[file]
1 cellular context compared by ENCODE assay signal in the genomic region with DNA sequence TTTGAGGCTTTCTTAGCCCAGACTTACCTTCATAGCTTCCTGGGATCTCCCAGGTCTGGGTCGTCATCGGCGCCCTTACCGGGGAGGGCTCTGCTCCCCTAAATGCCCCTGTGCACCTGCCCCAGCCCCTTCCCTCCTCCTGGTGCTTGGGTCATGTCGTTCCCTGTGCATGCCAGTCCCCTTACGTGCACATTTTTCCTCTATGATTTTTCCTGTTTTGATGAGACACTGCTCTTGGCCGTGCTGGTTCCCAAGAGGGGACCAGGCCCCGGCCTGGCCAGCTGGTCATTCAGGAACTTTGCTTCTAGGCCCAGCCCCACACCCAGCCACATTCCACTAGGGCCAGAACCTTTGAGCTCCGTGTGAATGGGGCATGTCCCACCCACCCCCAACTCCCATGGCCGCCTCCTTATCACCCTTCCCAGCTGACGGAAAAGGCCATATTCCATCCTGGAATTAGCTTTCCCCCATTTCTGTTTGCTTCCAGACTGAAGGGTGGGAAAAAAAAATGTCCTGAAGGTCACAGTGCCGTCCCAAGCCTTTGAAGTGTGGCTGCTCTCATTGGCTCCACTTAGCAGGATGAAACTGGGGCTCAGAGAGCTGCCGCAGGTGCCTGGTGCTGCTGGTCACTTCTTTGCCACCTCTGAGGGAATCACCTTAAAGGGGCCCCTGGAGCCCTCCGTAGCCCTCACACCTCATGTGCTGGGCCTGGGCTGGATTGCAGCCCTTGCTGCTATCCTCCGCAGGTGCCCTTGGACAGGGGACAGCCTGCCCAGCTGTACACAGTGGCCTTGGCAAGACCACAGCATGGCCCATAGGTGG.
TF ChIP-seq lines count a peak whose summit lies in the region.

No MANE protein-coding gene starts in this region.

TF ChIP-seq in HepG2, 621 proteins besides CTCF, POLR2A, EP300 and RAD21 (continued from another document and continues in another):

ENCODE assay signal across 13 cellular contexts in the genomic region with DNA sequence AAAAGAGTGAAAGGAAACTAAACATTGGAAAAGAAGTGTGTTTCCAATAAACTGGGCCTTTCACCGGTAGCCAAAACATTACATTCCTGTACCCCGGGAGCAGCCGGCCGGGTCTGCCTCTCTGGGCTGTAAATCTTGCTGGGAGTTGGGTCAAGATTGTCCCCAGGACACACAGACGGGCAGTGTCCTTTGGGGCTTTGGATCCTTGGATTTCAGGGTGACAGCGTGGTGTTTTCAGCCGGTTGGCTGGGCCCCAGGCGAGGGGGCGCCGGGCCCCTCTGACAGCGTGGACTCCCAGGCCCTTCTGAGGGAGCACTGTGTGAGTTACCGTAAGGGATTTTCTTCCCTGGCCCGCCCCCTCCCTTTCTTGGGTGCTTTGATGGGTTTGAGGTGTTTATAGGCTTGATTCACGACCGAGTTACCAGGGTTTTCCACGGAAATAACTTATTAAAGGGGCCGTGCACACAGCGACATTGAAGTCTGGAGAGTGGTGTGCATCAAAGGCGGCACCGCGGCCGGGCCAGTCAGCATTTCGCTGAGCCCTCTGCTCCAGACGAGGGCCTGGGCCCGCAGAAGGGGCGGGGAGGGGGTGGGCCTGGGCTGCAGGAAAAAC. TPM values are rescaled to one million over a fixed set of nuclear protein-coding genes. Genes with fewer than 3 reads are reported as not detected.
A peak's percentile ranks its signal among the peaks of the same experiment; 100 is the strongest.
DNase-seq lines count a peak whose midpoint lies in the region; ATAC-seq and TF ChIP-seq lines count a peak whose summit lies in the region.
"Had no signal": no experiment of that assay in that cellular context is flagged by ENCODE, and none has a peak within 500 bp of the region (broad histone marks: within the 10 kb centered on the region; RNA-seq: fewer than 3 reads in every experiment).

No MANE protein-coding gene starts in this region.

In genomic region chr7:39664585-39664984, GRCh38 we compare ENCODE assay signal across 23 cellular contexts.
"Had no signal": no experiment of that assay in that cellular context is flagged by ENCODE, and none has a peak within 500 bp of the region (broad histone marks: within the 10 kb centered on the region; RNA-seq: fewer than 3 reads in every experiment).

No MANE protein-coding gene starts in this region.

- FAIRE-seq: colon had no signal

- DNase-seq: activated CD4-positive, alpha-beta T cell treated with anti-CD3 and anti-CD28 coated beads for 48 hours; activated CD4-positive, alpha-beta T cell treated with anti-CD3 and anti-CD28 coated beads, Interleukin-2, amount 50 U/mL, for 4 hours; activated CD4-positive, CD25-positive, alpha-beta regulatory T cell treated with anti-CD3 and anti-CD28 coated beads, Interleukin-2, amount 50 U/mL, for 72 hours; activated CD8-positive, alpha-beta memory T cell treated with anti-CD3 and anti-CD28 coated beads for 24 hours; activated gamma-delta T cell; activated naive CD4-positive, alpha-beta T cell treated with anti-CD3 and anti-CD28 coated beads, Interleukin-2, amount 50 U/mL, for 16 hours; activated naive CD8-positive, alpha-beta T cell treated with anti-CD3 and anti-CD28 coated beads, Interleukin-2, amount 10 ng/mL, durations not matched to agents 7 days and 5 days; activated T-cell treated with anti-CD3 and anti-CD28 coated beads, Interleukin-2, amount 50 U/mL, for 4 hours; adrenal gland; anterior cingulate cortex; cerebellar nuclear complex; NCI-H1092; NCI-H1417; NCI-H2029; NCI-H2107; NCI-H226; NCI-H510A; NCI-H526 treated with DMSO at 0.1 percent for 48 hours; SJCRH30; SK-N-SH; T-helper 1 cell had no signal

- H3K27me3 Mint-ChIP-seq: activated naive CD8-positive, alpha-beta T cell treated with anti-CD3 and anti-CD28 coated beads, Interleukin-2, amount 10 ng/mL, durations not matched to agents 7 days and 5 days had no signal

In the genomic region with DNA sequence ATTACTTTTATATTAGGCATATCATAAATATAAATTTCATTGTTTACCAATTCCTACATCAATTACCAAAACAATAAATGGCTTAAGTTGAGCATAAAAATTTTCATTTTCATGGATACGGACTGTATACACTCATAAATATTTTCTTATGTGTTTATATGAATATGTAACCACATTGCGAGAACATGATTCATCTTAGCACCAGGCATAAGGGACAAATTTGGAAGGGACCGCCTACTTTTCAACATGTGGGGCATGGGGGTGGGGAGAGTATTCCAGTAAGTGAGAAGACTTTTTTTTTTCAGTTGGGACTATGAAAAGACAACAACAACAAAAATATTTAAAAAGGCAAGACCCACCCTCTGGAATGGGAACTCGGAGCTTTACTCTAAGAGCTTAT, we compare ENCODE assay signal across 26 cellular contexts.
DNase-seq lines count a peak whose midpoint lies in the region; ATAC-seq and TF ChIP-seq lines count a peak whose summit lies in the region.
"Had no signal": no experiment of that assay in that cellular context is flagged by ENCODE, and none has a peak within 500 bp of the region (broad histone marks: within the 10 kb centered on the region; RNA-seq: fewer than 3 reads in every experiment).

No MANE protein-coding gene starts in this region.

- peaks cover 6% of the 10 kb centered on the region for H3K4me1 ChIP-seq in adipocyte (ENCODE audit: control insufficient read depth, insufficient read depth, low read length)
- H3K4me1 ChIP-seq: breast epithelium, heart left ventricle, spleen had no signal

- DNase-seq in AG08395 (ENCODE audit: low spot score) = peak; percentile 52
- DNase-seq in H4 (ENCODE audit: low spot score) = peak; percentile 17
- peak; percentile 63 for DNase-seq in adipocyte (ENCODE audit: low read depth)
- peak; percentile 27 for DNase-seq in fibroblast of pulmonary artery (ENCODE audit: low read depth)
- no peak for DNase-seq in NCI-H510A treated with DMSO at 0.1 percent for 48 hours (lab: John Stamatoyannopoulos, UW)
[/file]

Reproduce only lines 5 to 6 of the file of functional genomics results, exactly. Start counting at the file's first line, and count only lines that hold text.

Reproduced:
ENCODE assay signal across 13 cellular contexts in the genomic region with DNA sequence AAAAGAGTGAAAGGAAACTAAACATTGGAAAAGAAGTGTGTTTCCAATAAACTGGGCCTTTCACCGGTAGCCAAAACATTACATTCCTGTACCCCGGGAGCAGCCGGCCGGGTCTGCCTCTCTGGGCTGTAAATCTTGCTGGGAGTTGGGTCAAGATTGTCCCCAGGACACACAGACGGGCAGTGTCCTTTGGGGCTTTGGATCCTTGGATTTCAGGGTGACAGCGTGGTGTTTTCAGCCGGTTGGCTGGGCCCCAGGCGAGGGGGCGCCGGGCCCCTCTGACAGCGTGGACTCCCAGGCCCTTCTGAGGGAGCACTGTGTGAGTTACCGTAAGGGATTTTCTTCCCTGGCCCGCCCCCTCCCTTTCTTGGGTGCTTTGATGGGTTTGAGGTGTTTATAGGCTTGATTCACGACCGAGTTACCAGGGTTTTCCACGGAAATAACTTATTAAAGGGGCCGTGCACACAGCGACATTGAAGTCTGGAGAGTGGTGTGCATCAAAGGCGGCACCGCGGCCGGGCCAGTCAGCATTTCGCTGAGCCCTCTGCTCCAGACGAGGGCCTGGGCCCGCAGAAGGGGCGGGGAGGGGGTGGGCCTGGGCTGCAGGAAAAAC. TPM values are rescaled to one million over a fixed set of nuclear protein-coding genes. Genes with fewer than 3 reads are reported as not detected.
A peak's percentile ranks its signal among the peaks of the same experiment; 100 is the strongest.